Month: June 2005

Long Live Amiri Baraka!

Why is only a penny brown and got Lincoln on it?Is that why they leave it on the ground. -Amiri Baraka The update about Baraka, the poet of the oppressed, is that he is not much talked about anymore. The sudden silence around him is a tragedy of our times. But it should come as no surprise. Going by a trend of how the system engulfs the same talents who once adorn its progressive horizons as cultural icons (albeit, countercultural icons, but icons nevertheless) it should come as no surprise that Baraka, the once emulated and idolized hero of the revolutionary times is not even reduced to a legend any longer. LeRoi Jones, as he was known during the Beat period of early 1960’s, Baraka was companion to Allen Ginsberg, Frank O’Hara, and Gilbert Sorrentino. After the death of Malcolm X, Baraka became the Black cultural nationalist founding the Black Arts Repertory Theater School in Harlem. Till 1975, Baraka was well adored as the forerunner of black nationalism and culture. Pause. Lets get back to …

Wealth is Health

Let’s talk about healthcare today. Logically, the most neglected sector in an individualistic society. Needless to say, healthcare is not a state responsibility anywhere in the world. Even as the unwell are left to fend for themselves, they always have been needed to take care of financial needs of the medical professionals. As is with the doctors, representing a class of elites, they most certainly tend to their class interests. Hence the rich in the society get the best treatment and the poor are left in the lurch. The irony however is that the poor, owing to health habits and sanitation practices are more likely to get affected and owing to their economic conditions, they are less likely to get treated. Statistics convene the direct correlation between wealth and health. This is nothing surprising here, since it’s merely logical. What however is shocking, are the ways in which the ruling powers boast of their healthcare sectors to normalize the contrary claims to be unfounded. It works when one asks if there is a class system …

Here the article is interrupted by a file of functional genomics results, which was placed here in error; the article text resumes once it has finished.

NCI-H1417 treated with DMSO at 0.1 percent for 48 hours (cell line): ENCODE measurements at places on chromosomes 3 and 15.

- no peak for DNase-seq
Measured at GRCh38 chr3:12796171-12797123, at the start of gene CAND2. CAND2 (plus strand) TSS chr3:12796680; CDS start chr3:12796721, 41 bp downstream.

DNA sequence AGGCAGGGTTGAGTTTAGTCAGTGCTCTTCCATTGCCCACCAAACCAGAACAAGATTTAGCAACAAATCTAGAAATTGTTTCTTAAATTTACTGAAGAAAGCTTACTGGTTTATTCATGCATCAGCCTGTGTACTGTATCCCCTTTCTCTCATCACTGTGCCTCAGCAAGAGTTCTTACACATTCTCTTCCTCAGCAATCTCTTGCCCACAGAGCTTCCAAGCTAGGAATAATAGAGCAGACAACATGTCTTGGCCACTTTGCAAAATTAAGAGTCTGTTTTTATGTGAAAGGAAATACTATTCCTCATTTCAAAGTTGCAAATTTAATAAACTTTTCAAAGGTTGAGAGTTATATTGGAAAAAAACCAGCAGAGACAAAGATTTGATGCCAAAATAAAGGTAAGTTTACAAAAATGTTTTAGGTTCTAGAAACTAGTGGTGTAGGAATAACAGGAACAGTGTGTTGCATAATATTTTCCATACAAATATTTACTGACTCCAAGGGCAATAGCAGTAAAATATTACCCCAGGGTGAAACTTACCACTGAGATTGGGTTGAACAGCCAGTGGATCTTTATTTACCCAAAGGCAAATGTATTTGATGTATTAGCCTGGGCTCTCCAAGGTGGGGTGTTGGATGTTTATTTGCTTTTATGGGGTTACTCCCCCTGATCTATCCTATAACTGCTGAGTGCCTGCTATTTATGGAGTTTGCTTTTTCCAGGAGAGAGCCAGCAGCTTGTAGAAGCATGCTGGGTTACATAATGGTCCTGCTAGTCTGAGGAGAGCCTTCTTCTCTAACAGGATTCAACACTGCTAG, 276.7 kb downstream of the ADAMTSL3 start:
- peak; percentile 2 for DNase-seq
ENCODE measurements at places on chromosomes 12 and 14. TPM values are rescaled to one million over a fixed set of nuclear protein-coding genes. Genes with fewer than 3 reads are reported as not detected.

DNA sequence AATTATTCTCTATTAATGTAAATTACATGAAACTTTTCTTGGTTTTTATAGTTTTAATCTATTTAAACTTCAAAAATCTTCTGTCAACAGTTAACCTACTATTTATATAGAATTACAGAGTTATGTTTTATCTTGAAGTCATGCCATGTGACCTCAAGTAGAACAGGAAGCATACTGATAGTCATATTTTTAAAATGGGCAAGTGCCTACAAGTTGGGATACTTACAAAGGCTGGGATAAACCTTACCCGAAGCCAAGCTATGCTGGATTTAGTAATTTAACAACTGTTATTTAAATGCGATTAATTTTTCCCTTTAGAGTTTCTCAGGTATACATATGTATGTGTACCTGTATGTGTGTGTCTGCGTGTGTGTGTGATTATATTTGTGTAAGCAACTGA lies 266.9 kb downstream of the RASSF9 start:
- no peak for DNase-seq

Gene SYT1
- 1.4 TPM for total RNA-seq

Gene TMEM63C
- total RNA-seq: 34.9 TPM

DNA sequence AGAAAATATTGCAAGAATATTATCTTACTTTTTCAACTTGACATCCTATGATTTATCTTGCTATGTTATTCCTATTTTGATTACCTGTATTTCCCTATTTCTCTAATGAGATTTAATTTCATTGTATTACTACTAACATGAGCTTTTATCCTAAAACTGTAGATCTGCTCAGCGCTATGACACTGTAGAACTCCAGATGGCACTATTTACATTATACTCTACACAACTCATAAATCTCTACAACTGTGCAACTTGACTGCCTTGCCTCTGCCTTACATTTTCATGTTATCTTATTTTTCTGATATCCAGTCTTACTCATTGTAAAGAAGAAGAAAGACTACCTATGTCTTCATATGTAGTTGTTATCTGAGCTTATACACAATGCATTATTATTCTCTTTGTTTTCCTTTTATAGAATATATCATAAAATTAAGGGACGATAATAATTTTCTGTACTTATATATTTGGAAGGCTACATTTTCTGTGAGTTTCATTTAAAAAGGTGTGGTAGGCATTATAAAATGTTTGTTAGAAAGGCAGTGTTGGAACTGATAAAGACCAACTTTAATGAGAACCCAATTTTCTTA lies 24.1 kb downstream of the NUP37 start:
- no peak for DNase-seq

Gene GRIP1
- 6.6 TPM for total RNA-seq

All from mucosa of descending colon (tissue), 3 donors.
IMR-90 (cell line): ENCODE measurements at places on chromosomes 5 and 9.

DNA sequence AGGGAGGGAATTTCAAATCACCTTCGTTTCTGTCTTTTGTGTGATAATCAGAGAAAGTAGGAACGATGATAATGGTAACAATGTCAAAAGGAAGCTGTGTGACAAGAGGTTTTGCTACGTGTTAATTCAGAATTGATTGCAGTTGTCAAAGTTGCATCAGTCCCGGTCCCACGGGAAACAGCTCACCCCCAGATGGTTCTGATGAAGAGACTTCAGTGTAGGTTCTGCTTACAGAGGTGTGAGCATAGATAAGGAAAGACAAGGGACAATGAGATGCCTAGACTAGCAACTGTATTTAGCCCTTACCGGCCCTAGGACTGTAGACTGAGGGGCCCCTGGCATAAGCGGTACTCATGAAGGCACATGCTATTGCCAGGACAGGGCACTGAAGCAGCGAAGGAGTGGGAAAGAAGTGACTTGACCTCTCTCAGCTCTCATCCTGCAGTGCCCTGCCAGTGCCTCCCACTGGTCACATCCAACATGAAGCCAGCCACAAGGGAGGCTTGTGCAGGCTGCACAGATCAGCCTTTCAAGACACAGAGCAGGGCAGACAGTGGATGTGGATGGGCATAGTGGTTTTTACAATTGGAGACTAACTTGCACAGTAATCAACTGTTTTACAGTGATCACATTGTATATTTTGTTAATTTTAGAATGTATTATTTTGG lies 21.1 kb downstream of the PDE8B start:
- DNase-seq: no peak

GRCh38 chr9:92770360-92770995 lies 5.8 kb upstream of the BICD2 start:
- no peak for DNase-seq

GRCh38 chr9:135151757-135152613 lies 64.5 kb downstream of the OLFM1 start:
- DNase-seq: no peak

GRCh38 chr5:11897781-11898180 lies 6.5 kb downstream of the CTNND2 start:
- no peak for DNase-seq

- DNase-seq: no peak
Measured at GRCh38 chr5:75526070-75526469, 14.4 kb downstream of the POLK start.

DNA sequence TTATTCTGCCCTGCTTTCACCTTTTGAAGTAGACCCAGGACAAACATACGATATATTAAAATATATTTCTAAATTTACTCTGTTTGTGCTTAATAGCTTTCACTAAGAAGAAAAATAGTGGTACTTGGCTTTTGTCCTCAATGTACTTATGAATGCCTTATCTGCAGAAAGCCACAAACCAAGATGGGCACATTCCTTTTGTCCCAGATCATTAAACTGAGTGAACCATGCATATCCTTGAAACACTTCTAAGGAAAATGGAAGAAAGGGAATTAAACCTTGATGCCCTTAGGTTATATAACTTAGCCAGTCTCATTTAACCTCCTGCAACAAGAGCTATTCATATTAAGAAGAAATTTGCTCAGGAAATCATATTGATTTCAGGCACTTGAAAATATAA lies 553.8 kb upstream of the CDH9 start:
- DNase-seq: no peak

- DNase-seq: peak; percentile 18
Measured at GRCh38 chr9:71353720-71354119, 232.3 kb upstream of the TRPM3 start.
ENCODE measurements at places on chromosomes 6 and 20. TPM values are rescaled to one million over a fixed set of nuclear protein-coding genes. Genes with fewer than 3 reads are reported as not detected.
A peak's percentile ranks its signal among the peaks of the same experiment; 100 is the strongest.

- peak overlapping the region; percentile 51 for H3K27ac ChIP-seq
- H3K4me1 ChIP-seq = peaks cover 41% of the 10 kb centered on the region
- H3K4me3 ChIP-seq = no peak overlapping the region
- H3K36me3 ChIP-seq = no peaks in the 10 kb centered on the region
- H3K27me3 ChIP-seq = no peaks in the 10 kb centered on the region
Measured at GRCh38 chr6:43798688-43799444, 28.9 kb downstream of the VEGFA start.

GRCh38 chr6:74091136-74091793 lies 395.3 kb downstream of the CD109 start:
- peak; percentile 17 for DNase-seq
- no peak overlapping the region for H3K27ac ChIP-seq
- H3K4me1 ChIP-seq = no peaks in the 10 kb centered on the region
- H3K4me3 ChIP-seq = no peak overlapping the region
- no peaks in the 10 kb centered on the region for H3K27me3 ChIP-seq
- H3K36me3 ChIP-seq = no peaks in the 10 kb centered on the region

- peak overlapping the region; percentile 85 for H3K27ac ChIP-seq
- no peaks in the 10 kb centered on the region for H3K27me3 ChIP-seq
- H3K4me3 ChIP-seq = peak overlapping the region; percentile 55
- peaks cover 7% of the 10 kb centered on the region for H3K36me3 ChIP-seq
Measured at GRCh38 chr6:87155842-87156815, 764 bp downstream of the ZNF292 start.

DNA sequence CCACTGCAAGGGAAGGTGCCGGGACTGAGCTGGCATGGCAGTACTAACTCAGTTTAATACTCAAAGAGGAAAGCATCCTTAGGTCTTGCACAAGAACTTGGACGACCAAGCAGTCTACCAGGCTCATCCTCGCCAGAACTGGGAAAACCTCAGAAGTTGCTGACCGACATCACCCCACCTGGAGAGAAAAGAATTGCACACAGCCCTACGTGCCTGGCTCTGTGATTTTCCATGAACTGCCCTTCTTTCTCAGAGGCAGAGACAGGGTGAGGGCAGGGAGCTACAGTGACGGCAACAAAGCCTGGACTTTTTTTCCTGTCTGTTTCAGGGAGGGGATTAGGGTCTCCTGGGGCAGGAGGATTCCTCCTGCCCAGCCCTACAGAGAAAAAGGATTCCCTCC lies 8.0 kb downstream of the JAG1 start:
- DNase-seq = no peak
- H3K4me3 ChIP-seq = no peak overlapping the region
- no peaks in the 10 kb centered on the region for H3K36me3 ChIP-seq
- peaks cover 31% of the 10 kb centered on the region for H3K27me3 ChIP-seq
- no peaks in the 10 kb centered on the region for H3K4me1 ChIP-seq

We suspect, therefore we are – Part II

Well, do minorities in the US think they have a shared history? Logically no, if they intend to continue remaining minorities. Else they would be the majority of people (just by the sheer volume of their class structure and solidarity with their White working class counterparts). But the amazing thing is there is a dearth of education regarding a subconscious that there could be anything shared among them. It grows out of a feeling of selfish endeavor of human being to stay inhumanely competitive. A society such as American (by which I mean an individualistic society where education, healthcare, social security—are all based on individualistic formulae of secret numbers that the State asks folks not to share, than social commitments to welfare where people could organize themselves on basis of their shared knowledge of mutual discontents) teaches people to first take care of their own selves, than anyone else. In some crude form of defining family, the roles are assigned individually among spouses, the children are encouraged to stay separate as different units, and when …

We suspect, therefore we are – Part I

The long history of conflicts between the marginal groups to vie for each others’ blood is a well known one. One of the major reasons behind the conquerors’ successes in sustained oppression has been not just to divide and rule, but also to create a sense of suspicion among the ruled groups. Let’s go one step at a time. When Amrita and I came to live by the Kreeger Drive in Adelphi, Maryland since two years now, I was advised by my fellow Indian relatives and friends that it was not a good place to go to. And if we had no other choice, at least we had to be very careful so as not to venture out in evenings. Not to walk around in the market, rather to drive only (and even while driving, looking out for those people who cross the roads insanely). Without paying any heed of course, we never drove here. Always walked, even in the evenings, asked the people drinking in front of our apartment to at least reduce the …

Sunday clash of ideas

Malik, Jared, Todd and I, the four usual suspects held our Sunday meeting. It went well, except that it turned out to be even more gleefully unmethodical than we had thought it would. Crash had a sequel coming, called Trash. It was not Jackson who was being vied for, rather the magnitude of black innocent brothers who were being irresponsibly imprisoned that the issue found a channel through the MJ trial. Was Adorno alright about culture industry? And McLuhan more than the messages? It was quite a journey. There are obviously gaps we need to bridge, journeys we have to pave a common path for, and ideas we have to look at their merits. But the struggle at understanding and getting educated over is one far from over.